two - set difference python
Difference between a-= b and a=a-b in Python (2)
I have recently applied
solution for averaging every N rows of matrix.
Although the solution works in general I had problems when applied to a 7x1 array. I have noticed that the problem is when using the
To make a small example:
import numpy as np a = np.array([1,2,3]) b = np.copy(a) a[1:] -= a[:-1] b[1:] = b[1:] - b[:-1] print a print b
[1 1 2] [1 1 1]
So, in the case of an array
a -= b
produces a different result than
a = a - b
. I thought until now that these two ways are exactly the same. What is the difference?
How come the method I am mentioning for summing every N rows in a matrix is working e.g. for a 7x4 matrix but not for a 7x1 array?
Internally, the difference is that this:
a[1:] -= a[:-1]
is equivalent to this:
a[1:] = a[1:].__isub__(a[:-1]) a.__setitem__(slice(1, None, None), a.__getitem__(slice(1, None, None)).__isub__(a.__getitem__(slice(1, None, None)))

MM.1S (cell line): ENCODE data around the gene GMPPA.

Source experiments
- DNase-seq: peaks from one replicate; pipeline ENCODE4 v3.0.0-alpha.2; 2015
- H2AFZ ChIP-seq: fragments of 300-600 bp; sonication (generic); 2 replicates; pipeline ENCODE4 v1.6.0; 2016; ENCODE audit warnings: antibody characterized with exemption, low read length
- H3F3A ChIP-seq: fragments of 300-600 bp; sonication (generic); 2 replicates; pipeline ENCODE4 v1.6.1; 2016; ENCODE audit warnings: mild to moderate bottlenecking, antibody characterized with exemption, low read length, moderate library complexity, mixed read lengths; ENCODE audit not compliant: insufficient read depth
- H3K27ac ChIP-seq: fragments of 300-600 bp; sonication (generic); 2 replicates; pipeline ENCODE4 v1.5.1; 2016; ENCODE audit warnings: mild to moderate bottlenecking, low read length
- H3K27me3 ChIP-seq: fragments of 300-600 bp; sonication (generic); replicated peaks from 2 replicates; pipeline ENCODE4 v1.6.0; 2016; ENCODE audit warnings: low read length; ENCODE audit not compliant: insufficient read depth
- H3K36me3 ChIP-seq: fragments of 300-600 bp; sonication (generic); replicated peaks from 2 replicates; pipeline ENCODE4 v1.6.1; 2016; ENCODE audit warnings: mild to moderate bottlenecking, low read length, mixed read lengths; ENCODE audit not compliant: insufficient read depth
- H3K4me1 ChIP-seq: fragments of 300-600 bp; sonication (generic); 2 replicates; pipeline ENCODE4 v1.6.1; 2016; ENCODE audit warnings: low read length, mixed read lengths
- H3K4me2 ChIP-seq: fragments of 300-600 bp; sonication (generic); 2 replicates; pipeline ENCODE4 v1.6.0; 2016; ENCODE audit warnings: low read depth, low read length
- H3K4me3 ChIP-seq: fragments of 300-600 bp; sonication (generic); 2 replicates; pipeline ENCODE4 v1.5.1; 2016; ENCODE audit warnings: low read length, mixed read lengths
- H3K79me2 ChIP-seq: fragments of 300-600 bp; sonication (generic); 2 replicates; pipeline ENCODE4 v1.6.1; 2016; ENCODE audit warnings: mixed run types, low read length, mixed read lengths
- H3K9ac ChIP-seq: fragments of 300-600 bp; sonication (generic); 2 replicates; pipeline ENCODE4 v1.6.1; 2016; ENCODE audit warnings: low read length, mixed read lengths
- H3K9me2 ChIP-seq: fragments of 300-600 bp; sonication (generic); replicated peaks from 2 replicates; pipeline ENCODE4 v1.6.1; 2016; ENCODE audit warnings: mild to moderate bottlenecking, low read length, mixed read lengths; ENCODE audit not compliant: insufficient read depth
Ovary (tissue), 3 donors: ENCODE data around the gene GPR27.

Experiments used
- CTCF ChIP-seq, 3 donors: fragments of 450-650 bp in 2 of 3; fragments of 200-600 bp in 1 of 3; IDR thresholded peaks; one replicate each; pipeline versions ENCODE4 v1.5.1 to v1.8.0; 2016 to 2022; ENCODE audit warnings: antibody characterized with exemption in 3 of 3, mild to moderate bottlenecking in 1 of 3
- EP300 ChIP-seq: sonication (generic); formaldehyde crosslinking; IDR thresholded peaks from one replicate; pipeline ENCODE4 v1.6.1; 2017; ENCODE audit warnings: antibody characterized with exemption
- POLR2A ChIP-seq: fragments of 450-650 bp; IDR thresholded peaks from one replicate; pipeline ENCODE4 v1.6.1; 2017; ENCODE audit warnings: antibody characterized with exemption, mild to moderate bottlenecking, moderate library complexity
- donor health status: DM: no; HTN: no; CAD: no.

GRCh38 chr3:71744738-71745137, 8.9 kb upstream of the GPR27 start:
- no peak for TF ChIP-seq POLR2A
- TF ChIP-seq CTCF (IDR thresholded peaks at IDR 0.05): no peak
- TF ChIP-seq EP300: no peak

b[1:] = b[1:] - b[:-1]
maps to this:
b[1:] = b[1:].__sub__(b[:-1]) b.__setitem__(slice(1, None, None), b.__getitem__(slice(1, None, None)).__sub__(b.__getitem__(slice(1, None, None)))
In some cases,
work in a similar way. But mutable objects should mutate and return themselves when using
, while they should return a new object with
Applying slice operations on numpy objects creates views on them, so using them directly accesses the memory of the "original" object.
The docs say :
The idea behind augmented assignment in Python is that it isn't just an easier way to write the common practice of storing the result of a binary operation in its left-hand operand, but also a way for the left-hand operand in question to know that it should operate `on itself', rather than creating a modified copy of itself.
As a thumb rule, augmented substraction (
possible, when normal substraction (
x = x-y
. On non mutable objects like integers it's equivalent. But for mutable ones like arrays or lists, as in your example, they can be very different things.